• Phoebe Gardner

The UK's hidden crisis - Youth Homelessness

Updated: Oct 15, 2019



(Written 2016)


“I spent more than a few nights sleeping rough. It was one of the worst things I have ever done...” recalls Charlie.  He is 19. In the UK today at least 150,000 young people are homeless, what’s more alarming is that this figure is likely to be a significant underestimate.

The UK has a hidden youth homelessness crisis.


Thousands are scared, vulnerable and don’t have a roof over their head. Think back to when you were 17 and if you were homeless, how frightened you’d be, relying on friends to put you up, having no idea how to get through to the next day, let alone think about the future and what if you didn’t have those friends? You’d turn to the government for support but what if they didn’t help you too? Two-thirds of young people who approached their local councils for help this year were turned away. What happens to the young people who disappear from the official figures?


The biggest cause of homelessness for young people is being told to leave the family home by their parents, other common causes are leaving care and being unable to pay rent. Charlie is 19 and from South West England. “I did go to the (Wiltshire) council but they didn't really help much. They tried to put me in assisted housing but I had just sorted a job out and it was too far to travel so after that, they couldn't do anything for me.”


Many local authorities offer no support to the people they turn away, or those who are deemed statutory homeless and decline any housing option given them. In order for a person to be classed as Statutory Homeless, they have to fit the Council criteria for emergency housing; for example, if you’re under the age of 21, pregnant and unintentionally homeless.

“It was around a year of numerous appointments and the best they offered me is a hostel which was a place for recovering drug addicts, it wasn't a place for me so I had to rely on friends to house me for most of it but spent more than a few nights sleeping rough.”


Charlie still needed to get up in the mornings for work and try to continue with his daily life as normally as possible. In 2015 general rough sleepers increased by 30%. “One of the worst things I have done...I wouldn't wish it on anyone, can barely call it sleeping as I wandered around most of the night trying to stay warm.” Charlie will not be in the official figures because he was never accepted as statutory homeless.


Luckily he was able to move back in with his dad, although he explains this is “as long as I can keep up with the rent, but he doesn't like me being there”. What would have happened to Charlie if he wasn’t able to return home? No one really knows. Returning home to family or friends is now the least common outcome for young people leaving homeless organisations. Without a system that provides adequate support for people who have no other alternative, what option does this leave them?


CenterPoint recorded an estimated 150,000 16-24-year-olds contact their local authority every year. One root of the problem is how we recognise a homeless person; homelessness isn’t just the typical sleeping bag on the streets. Rob Rees senior officer at End Youth Homelessness says the charity is “trying to challenge this stereotypical image, there’s a number of ways of being homeless - we’re trying to make people more aware of that.”


End Youth Homelessness is an organisation based in East London, it’s doing amazing things for raising awareness about the extent of youth homelessness. They support 11 charities across the UK. Rob Rees says “The massive thing we’re working on at the moment is to actually understand the scale of the problem, we’ve been doing a lot of work to figure out how many young people are homeless. What we’re trying to do is get a standardised approach and level of support across the UK.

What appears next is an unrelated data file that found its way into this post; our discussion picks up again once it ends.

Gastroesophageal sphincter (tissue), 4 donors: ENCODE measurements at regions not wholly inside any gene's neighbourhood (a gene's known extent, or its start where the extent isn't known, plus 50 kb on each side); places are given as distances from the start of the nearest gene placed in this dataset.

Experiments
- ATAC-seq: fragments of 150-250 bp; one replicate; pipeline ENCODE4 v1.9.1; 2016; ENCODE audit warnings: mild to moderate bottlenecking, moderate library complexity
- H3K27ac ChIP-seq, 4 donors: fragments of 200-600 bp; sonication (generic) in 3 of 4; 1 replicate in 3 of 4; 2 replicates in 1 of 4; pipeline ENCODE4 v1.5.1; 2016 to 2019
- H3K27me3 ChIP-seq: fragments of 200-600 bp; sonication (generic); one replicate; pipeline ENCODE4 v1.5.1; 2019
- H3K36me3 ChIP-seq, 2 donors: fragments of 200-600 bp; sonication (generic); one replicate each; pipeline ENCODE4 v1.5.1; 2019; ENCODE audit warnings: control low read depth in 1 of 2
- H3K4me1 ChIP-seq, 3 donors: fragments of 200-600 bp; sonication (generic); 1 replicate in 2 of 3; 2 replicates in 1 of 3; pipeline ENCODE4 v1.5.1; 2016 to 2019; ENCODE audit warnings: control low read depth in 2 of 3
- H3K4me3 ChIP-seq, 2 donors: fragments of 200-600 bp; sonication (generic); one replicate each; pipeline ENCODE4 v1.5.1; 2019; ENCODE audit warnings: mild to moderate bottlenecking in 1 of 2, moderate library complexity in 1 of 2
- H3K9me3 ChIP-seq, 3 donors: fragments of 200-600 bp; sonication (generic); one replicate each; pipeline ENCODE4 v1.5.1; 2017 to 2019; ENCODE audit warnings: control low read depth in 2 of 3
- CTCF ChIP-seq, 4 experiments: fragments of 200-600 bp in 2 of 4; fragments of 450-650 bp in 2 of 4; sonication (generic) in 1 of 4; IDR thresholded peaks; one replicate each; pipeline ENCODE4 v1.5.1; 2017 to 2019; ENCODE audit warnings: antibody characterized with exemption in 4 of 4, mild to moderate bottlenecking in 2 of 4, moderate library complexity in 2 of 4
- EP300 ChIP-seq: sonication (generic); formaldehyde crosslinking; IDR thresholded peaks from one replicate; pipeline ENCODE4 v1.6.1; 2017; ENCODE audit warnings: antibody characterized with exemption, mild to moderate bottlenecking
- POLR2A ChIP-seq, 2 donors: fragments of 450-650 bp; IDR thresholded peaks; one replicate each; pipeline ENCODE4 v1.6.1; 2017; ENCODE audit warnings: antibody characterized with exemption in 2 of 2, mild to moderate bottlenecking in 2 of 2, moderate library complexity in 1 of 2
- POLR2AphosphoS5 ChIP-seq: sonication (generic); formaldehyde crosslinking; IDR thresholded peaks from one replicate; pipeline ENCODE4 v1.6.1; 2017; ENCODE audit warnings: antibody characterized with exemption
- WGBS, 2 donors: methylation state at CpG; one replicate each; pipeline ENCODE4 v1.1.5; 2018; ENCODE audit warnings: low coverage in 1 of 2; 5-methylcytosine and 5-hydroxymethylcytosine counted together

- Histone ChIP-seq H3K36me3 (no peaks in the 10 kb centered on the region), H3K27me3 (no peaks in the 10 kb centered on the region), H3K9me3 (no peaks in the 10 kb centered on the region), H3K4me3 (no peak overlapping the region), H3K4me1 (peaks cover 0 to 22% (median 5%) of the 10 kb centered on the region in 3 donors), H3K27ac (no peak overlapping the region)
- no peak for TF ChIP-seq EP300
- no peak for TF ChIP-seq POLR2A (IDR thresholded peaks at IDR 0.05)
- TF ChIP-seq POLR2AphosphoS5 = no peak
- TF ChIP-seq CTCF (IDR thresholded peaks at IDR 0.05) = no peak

The government now recognises you as an independent adult from 16, a lot of support stops from this point especially in terms of care provision. That’s where organisations like our charities pick that up, many of the young people we work with as a result of that have been referred to us – either through the health system or local authorities. What we found is that of all the young people that approach their local authority to get help with homelessness last year, only a third of them received support. What we’re now trying to do is find out what’s happening to those other two-thirds, and how can we best reach them.”


Since 2009/10 the number of rough sleepers aged between 18-24 in London has doubled. Rob Rees says “One of our charities in London now has a service in pretty much every borough. The organisation started in Soho, Westminster and I know the numbers of young people who are recognised as homeless is higher than anywhere else in London, higher than anywhere else in the UK.”


Awareness of this crisis is a major issue, national awareness is hard to achieve with the government releasing figures effectively giving a façade that it is an issue being solved. The government’s statistics used to be based on the number of bed-spaces available instead of the number of bed-spaces needed. Now government data only accounts for the number of young people who have approached their local authority and get accepted as statutory homeless. The proportion of young people deemed as statutory in England and Wales is falling: 20% in 2012 to 12% in 2013/14. On paper, the official number of young homeless people is going down.


This is not the reality. It is clear that the issue lies with the lack of funding and lack of acceptance of the existence of a problem.  Unison estimates that between 2012 and 2014 youth services lost at least £60 million of funding, a decrease of over 7,000 bed-spaces in homeless accommodation projects since 2010. In 2015 57% of services turned away young people because they had no recourse to public funds.


Maya is 31 and originally from Norwich, she now lives and works in South East London. Maya sits comfortably on a sofa in her flat, gazing every now and then to the window which overlooks the London skyline. She recalls “I got kicked out when I was 17 and I went to the council, Map - a family support group in Norwich and then social services. I didn’t want to move out, I wasn’t a rebellious child. I went round in circles for a few weeks and I stayed on people’s sofas when I had the opportunity, I was considered to be couch surfing so the council had to find somewhere for me to live. They put me in a hostel and I got £5 in Tesco vouchers a week.” This would just about get you a meal deal. “The council were paying for me to live there while they were finding a suitable place, that was from November to February. Once they found me a flat they deemed suitable that was their job done, so if I turned this place down and didn’t sign for it then I would go back to the hostel and they wouldn’t pay for me anymore.